According to Libby McGuire, senior vice president and publisher at Simon & Schuster imprint Atria, TikTok is definitely being considered during the book acquisition. “There are books that we read upon submission and think, ‘Oh, we know this reader; we know where to find them on TikTok. We can see that this will appeal to that market,” McGuire said in an interview.

She explained that industry professionals have been using these tropes and terms internally for some time. But now, due to their popularity with the general public, Atria includes these tropes in the book’s metadata, so readers can find something that hits the spot. “The consumer has become so much more savvy,” McGuire said. “They are now categorizing the books the same way people in the industry do.”

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On a basic level, trope-ification has long been part of the romance genre. A staple of any romance novel and found across the genre’s many subcategories, a happy ending guarantees romance readers an experience unique to the genre. But no one could have expected that one day we would be able to search for books that have, say, a single knife-to-throat scene.

“It’s this joy of familiarity, which is part of what makes for an intimate, simple kind of reading experience,” Catherine Roach said in an interview. Roach is a professor of gender and cultural studies at New College at the University of Alabama, who has also written romance novels under the pen name Catherine LaRoche.

As a fantasy and romance reader myself, I’ve picked up my share of BookTok famous novels to understand what the whole discourse was about. There’s something exciting about seeing how a book will meet—and sometimes exceed—your expectations, even when you know what tropes it will explore. But that familiarity has its drawbacks. “If you only ever look for ‘second chance’ romance tropes, for example, you’re going to miss out on a lot of wonderful storytelling that you might have been drawn to or found otherwise,” Roach said. “That can be limiting and limiting, but it can be effective.”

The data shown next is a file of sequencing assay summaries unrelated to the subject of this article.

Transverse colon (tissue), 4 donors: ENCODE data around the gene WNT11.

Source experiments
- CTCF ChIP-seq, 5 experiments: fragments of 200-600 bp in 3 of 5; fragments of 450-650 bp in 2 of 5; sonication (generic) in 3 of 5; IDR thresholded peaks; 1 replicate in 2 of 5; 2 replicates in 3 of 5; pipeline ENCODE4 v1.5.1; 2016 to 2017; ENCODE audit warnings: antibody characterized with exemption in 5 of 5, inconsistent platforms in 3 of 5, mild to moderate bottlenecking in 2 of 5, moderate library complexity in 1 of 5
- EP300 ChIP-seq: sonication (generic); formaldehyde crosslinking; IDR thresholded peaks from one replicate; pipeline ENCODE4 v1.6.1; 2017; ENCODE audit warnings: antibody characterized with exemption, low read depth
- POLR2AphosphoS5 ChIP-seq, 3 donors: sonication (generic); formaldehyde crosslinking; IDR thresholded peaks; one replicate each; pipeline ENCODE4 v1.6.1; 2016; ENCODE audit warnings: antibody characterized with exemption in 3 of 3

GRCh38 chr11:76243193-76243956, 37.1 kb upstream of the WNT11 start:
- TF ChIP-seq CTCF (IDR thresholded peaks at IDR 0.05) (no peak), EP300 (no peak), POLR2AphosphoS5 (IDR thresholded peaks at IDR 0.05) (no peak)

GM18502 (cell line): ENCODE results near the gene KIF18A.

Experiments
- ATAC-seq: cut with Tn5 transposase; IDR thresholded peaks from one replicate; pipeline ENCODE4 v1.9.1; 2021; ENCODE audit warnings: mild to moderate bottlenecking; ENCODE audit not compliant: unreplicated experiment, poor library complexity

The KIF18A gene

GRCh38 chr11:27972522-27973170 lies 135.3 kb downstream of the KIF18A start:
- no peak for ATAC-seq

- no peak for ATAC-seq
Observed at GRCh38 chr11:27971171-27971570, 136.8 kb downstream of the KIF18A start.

Editors and writers planning books around tropes trending on TikTok may have a concern in 2023. As Lora pointed out, trends in publishing can be fleeting. Just look at the road Duskits success started a subgenre of paranormal romance books for teens and adults in the 2000s, while The death games sparked the dystopian YA boom of the 2010s that intensified The Maze Runner and Divergent. Eventually, authors and editors of these books saw diminishing returns, proving that producing books based on perceived public demand has its pitfalls. There may come a time when novels built around these particular tropes go out of style sometime again.